- How many people should be hitting a ball? Too many and we will get in each other’s way.
Too little and we may not be moving the anchor at all.
- How many balls should we use?
As many as possible? Should we take a chance on just one?
- What size, weight, shape or material would the balls need to be?
- Where will we get the right players? How will be coach them?
- How should we regard the other teams?
Should we copy there materials? Should we hire their players?
- How much time should we spend on getting to know the racetrack?
Once we have come up with a strategy and a set of tactics, rules, players and chosen the right bands and balls KPI’s – the same two questions as above need to be answered:
- How will we handle change within?
- How will we handle change in the market place?
Back to Strategy Execution
Businesses will be guided towards a goal (the dot on the horizon) in terms which need to appeal to many and will need to be vague. At the same time, everyone involved should have a precise understanding of what is expected of them and how each can contribute into reaching the goal.
In order to get solid execution on strategy, or adapt to a sudden change in strategy, we need to have a platform, supported and accepted by the very people who need to do the executing. We need to be able to translate our high-level strategic notions (like customer centricity or sustainable growth or Business Agility) into plans and actions.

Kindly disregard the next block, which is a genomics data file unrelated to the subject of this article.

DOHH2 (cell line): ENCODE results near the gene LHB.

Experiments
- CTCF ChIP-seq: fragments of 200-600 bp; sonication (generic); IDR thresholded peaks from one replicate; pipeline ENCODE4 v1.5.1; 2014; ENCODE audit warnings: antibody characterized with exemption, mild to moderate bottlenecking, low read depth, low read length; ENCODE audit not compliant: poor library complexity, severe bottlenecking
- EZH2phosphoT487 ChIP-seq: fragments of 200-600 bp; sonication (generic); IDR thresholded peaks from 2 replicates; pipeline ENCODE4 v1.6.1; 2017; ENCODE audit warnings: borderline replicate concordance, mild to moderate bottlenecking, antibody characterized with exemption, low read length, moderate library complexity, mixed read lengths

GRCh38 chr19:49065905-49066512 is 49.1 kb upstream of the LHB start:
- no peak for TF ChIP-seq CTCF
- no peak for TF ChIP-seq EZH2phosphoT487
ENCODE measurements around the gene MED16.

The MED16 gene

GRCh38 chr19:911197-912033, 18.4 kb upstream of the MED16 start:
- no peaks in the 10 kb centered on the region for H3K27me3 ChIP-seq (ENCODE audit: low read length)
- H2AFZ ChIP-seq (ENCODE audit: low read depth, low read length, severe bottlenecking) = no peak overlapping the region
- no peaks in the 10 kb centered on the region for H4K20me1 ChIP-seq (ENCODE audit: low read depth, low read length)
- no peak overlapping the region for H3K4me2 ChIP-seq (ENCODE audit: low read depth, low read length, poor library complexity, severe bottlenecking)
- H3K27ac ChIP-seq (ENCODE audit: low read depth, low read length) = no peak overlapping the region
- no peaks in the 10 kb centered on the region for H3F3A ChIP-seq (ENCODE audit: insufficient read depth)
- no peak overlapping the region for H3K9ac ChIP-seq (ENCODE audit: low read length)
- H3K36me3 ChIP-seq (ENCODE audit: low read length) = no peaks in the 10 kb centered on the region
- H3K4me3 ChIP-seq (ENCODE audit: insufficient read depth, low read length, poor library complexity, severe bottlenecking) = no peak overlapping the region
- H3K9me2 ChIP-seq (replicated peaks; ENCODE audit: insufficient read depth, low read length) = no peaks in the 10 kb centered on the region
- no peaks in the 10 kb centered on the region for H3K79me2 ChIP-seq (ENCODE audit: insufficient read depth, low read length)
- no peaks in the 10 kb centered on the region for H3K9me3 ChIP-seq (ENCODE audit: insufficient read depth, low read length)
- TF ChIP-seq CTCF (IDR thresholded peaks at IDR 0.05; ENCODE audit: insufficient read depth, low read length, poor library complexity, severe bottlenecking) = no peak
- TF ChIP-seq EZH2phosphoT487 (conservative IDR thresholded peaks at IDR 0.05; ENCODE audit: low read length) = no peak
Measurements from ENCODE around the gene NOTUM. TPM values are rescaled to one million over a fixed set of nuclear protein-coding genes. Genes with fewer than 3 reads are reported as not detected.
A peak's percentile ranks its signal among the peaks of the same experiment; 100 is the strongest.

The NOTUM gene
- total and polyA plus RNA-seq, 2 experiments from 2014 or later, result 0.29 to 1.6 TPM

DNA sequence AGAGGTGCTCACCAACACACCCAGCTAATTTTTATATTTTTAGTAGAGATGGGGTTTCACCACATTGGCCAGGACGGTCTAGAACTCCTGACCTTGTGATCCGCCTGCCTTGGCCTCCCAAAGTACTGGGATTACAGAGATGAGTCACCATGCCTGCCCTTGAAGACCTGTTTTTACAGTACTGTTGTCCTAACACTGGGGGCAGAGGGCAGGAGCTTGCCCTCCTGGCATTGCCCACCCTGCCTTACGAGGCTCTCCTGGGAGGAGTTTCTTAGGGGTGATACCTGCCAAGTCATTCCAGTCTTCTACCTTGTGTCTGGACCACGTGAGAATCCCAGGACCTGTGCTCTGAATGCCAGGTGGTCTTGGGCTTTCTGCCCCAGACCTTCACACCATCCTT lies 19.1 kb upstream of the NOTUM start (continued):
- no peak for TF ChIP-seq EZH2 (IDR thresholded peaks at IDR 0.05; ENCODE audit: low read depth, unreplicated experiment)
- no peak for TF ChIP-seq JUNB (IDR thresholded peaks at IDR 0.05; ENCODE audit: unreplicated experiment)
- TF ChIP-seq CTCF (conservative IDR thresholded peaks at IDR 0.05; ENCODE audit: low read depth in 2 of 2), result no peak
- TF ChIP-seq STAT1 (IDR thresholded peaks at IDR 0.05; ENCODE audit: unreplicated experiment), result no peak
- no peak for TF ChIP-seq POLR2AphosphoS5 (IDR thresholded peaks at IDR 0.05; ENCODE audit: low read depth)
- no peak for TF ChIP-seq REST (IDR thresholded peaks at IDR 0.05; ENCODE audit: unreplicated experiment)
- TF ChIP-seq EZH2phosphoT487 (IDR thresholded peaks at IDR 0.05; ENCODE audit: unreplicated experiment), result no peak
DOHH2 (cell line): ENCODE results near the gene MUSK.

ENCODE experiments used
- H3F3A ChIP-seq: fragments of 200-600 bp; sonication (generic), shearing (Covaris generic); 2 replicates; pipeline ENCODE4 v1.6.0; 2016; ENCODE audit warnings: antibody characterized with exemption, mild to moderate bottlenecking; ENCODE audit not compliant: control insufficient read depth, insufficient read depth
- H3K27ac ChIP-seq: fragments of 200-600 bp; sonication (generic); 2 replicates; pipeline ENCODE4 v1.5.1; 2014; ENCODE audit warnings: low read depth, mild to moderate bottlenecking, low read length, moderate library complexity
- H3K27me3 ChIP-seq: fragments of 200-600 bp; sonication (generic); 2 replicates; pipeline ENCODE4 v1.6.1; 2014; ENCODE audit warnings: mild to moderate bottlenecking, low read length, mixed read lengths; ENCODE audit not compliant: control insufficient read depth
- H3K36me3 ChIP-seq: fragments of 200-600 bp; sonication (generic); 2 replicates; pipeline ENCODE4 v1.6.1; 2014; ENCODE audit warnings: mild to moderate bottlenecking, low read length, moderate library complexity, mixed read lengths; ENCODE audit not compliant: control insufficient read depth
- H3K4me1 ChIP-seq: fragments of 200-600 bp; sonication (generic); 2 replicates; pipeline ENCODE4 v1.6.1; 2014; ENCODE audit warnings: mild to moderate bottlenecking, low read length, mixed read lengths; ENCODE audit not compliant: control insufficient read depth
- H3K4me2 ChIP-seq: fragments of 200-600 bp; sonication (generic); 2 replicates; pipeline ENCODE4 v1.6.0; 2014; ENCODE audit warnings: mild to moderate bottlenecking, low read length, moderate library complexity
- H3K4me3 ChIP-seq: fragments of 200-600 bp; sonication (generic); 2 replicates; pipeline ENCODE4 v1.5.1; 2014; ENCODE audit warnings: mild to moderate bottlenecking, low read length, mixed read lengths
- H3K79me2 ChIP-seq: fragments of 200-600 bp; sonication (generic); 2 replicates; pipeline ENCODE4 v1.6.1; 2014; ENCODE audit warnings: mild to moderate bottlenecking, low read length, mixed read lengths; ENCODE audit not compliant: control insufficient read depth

We need to organize a dialogue about what this could mean for a specific stakeholder, with that stakeholder. Stakeholders should be encouraged to discuss and provide feedback. Feedback needs to gathered and a consensus needs to be formulated. This consensus of practicalities should of course feed back to support strategy. Feedback needs to be quantified, measured and translated in the smallest possible subset of relevant smart KPI’s.
Some KPI’s could be relevant to all and other just to a few. It should be clear to each division, team and individual which KPI’s are, and which KPI’s are not. Needless to say, the more KPI’s you need to hit, the more difficult it will become. Less is more.
All in all, translating strategy to operations and back tends to be a complicated, time-consuming activity. We cannot afford time and resources to do this with every change in strategy.
Or change in our market place.
A plea for a more continuous approach to Strategy and Strategy execution
The old way of drafting up strategy, redefining mission and set goals on a once-per-fiscal-year basis is quickly being replaced by the much more Business Agile method of continuous improvements.
As change becomes more frequent, continuous adaptation approach outperforms the once-every-X-period revision.
With Business Agility also comes a new method of measuring and incorporating new measurements and findings into the overall picture. Teams require the freedom to think about new KPI’s and measure new directions, but management needs to keep a keen eye on the overall view.
Time to measurement needs to be reduced days or weeks, as waiting for months will kill any Business Agility initiative.
Business Jokari: the finale